Taking the worry out of what’s for lunch
Working as many as three straight 12- hour shifts, registered nurse Brandy Corbett focuses on one thing: providing care for patients in the Surgical Intensive Care Unit at Willis-Knighton North.
Adding to her stress is that some of her patients have COVID-19.
Therefore, the last thing Corbett has the time – or desire – to consider is what’s for lunch.
That’s why Corbett is among many health-care workers thankful for the efforts of a group called 318Eats. The group collects money, buys meals from local restaurants, and has them delivered to various hospitals and medical facilities.
“It’s incredible,” said Corbett, who has enjoyed several of the meals. “The ability to not have to think about what I’m going to eat for lunch is awesome. On my days off, I don’t have to go out of my way to think about what I’m going to eat for the next two days at work or have to worry about going to the cafeteria and hoping they’re going to have something somewhat decent to eat. It’s much appreciated.”
was started by Kathryn Smitherman. The mother of a child who was born with an incurable brain disease, Smitherman knows the importance of healthcare workers – and the risks many are taking.
“They are literally our front line right now in the fight against this virus,” Smitherman said. “Their profession is calling them to work 12- to 14-hour shifts under enormously stressful conditions. Given necessary safety guidelines, they are not allowed to leave to get food during these shifts – even if they had time to leave.”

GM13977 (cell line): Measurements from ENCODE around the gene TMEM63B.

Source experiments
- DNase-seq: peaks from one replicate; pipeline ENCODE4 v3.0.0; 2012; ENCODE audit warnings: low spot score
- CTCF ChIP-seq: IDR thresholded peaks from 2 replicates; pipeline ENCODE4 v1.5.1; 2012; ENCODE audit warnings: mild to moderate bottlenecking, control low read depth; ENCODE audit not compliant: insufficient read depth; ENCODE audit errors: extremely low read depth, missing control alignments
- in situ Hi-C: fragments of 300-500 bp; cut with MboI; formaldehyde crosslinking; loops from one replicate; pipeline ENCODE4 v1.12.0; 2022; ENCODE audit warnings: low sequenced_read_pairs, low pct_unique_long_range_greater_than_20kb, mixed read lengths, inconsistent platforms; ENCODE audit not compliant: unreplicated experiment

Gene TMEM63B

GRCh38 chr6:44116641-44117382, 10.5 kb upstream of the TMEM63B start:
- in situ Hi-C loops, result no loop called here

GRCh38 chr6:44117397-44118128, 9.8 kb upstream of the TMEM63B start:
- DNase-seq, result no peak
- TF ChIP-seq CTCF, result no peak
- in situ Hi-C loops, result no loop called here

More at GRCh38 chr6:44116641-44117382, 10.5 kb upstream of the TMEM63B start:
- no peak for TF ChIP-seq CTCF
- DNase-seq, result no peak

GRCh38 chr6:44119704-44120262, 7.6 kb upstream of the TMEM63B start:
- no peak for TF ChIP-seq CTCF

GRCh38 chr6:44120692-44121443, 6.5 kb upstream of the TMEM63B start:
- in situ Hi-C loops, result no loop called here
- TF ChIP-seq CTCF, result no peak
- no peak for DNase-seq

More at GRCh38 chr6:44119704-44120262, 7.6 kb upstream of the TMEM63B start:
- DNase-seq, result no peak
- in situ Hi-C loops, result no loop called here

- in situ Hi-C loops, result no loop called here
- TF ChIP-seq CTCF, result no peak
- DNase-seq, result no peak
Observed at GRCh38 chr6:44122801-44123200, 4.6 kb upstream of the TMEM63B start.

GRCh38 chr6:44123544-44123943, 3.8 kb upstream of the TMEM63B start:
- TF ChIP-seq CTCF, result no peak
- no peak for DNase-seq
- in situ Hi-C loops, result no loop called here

Zimmerman took to Facebook to share her idea of feeding health-care workers. Zimmerman soon found she was not alone in wanting to help. So many people expressed interest, Zimmerman set up Venmo and PayPal accounts for people to send money. That money is then used to buy meals.
Friends Kathy Ross, Amy O’Callaghan and Mona Conrad volunteer their time. Ross coordinates with restaurants, while O’Callaghan and Conrad coordinate with health-care facilities.
In less than a month, 318Eats raised $30,000 and served 1,300 meals.
“I had no idea how much our community cared about nurses,” Corbett said. “They’re (people who bought meals) great people. They don’t even know who we are, and they’re going out of their way to make sure we’re taken care of. We really appreciate it.”
Corbett and her colleagues aren’t the only ones who are appreciative. Restaurant owners are thankful for the business. Sales have dropped significantly since they can only offer take-out and delivery.
“It’s the community helping out two groups,” said Natalie Brucia of Giuseppe’s PastaCaffe. “It keeps our staff working, and then we deliver meals to those working on the front lines.”
Brucia says her restaurant has provided close to 100 meals through the 318Eats program.
“It was exciting for our staff to box the meals up,” Brucia said. “We have to Saran wrap every container. There’s a little bit extra care that has to go into dropping it off at a hospital. The staff was excited to do it – excited to help out and package up all the meals, knowing they were going to such a great place.”
Recently, through 318Eats, El Cabo Verde delivered 50 meals to hospital workers on the nightshift.
“When they arrived, three to four nurses were trying to get dinner from a defunct vending machine. The owners of El Cabo Verde told us the nurses were elated, and it was clear El Cabo Verde really enjoyed bringing smiles to their faces.”
If you would like to donate money to help pay for meals to health-care workers, you may go to Facebook and search 318Eats.